Problems of Light and Shadows in Art
I am the black male who attended the conference on Wednesday and I would like to take this opportunity to thank the organisers and Mr Casati, the speaker, for the brilliant exposé.
I am writing as I think that an anthropological approach about shadows and lights would have given the debate another depth. Surely, the question of shadow and light cannot be dealt with in one event of this type, in 2 hours. And that’s exactly the benefit of post-reflection, as I am doing now.
Following up on a question about the perception of shadow and light in different cultures, I suggested that the lack of cast shadows in the paintings of some cultures and civilisations could be related to “ontological reasons”.
Surely, the speaker had not yet expanded his research in this direction yet and therefore tried to cast the question down to a minimalist view.
But knowing some cultures, I can definitely assert that the lack of “cast shadows” is related to what I would call “ontological dialectics”. Therefore, I would say that it is not because of the lack of “aesthetic development” but surely based on a deliberate choice. This can be understood after consideration of the following lines.
I cannot speak for every culture but when one tries to understand the concept of light and shadows with regard to anthropology, it is clear that even, if not painted, shadows are treated in the aesthetics of these civilisations. For example, in poetry, music and theatre, shadows play a big role.
When we look at the culture of the Bété, in Ivory Coast, where the artist Frédéric Bouabré (can be found in the TATE) is from, shadows called “Zouzou” are permanently mentioned in their aesthetics.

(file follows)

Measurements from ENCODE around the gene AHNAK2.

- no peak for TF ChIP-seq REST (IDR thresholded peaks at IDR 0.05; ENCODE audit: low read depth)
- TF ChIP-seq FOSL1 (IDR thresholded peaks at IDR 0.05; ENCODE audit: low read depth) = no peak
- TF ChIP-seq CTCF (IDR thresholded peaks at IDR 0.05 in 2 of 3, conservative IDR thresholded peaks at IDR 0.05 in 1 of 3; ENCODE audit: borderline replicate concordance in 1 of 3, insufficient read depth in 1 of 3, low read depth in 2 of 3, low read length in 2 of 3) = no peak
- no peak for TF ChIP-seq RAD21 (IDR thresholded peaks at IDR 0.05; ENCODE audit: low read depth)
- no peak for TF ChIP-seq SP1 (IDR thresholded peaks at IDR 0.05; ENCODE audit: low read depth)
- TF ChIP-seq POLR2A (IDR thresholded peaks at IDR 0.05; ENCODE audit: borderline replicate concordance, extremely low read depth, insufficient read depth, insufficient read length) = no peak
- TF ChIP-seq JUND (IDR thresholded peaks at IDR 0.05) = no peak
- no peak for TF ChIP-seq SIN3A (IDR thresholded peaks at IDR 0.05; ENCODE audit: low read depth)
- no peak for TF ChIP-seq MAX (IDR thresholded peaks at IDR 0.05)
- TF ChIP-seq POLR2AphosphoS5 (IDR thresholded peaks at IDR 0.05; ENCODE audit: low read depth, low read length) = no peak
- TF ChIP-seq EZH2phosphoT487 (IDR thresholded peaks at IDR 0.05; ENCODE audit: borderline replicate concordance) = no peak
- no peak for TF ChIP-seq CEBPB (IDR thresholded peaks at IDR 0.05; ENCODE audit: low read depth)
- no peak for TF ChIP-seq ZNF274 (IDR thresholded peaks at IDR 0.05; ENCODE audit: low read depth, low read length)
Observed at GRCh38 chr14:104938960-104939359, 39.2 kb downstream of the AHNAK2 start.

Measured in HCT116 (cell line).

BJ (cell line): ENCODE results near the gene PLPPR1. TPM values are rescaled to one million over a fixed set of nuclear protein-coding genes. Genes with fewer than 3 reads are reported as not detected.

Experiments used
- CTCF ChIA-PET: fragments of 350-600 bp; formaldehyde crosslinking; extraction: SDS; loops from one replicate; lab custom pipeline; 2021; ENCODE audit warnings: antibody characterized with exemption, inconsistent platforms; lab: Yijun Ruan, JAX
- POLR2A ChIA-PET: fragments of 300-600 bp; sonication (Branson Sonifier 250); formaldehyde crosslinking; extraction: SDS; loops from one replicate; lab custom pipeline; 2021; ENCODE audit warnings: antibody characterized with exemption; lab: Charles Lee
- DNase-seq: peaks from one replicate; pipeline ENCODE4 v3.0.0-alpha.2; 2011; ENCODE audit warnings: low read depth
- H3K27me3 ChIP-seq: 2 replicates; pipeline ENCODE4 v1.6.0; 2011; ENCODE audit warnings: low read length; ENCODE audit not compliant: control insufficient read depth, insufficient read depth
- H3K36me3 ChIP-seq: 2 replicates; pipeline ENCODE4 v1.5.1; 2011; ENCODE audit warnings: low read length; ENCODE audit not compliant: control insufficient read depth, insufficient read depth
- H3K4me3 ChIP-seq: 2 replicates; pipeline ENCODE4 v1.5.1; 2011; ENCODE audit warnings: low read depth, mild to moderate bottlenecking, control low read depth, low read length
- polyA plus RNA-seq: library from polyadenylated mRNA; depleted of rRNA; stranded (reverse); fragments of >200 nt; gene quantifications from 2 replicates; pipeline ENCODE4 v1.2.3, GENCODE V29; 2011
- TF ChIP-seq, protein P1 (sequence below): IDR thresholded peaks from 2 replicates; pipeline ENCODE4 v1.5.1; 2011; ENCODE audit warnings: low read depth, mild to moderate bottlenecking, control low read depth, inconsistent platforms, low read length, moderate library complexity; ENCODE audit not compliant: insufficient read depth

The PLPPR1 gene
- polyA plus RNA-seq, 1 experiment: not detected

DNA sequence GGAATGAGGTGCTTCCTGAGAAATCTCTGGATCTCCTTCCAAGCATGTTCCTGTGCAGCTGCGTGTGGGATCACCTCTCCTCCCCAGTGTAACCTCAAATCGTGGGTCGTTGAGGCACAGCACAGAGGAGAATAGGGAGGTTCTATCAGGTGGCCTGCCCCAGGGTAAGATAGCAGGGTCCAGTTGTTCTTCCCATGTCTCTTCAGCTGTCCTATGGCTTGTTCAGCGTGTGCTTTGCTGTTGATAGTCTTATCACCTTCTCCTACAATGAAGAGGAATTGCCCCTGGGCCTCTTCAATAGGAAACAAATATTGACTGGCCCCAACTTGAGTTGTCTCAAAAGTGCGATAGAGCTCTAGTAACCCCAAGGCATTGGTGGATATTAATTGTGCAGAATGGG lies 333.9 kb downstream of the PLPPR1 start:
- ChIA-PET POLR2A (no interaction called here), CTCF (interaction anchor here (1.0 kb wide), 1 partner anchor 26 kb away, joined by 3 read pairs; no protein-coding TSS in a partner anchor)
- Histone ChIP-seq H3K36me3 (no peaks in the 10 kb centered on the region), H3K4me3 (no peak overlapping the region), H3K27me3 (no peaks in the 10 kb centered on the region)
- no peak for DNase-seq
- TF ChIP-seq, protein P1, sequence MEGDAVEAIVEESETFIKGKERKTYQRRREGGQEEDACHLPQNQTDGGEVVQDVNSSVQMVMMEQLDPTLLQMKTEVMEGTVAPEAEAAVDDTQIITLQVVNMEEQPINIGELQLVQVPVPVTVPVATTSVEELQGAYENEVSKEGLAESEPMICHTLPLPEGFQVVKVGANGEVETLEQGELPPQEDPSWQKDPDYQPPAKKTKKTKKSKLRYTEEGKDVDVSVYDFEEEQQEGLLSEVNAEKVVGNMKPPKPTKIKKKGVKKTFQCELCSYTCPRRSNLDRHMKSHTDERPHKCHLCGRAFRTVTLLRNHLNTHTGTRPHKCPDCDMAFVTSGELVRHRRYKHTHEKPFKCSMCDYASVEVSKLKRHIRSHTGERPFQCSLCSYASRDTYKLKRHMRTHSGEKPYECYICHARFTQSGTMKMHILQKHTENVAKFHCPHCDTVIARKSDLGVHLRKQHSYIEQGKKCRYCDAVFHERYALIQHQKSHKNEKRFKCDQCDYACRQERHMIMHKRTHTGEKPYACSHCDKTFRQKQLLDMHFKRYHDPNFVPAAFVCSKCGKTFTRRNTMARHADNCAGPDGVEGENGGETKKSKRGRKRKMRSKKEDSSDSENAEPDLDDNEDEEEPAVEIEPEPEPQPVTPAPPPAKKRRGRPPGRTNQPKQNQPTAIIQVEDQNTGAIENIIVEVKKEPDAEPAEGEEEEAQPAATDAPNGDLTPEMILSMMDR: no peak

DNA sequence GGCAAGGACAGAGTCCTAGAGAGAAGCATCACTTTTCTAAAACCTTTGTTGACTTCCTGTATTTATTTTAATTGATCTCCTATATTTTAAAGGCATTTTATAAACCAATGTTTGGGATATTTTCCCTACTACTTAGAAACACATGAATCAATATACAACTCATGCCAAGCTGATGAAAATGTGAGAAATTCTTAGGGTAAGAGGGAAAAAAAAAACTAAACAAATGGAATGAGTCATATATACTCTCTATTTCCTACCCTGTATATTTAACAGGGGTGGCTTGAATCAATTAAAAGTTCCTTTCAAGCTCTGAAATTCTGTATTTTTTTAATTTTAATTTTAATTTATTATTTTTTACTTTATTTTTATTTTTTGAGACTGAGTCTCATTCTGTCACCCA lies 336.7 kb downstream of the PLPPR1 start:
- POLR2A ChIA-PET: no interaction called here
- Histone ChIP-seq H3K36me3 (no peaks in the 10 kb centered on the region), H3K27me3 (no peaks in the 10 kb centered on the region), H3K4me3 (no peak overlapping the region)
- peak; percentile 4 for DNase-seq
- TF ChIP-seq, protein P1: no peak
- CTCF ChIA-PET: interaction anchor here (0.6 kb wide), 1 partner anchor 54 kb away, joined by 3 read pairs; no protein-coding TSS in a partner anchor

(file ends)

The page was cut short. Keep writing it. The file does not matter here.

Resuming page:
But as you have surely observed, in his work, Frédéric Bouabré does not paint shadows. Knowing his culture, I can clearly state that this fact cannot be explained in a simplistic way by relating his work to children’s drawings. Nor, because, he was not aware of cast shadows, especially living in a country where the sun is a daily companion.
Absent in paintings and drawings, shadows are a recurrent concept in the songs and poetry and other aesthetics disciplines. Therefore, if referred to Ernesto Djédjé (one of the best known singer of the Bété) and more other singers and storytellers, shadow “Zouzou” is permanently present in their aesthetics.
Being for the first time at your events and especially after I came late, I did not want to cause any disruption in the debate, but I still think that understanding the perception of shadows through diverse aesthetic areas would have contributed to enlarge our understanding of the problematics of Light and shadows.
Once again, thank you for keeping your Forum accessible for all,
Serge Daniel Atteby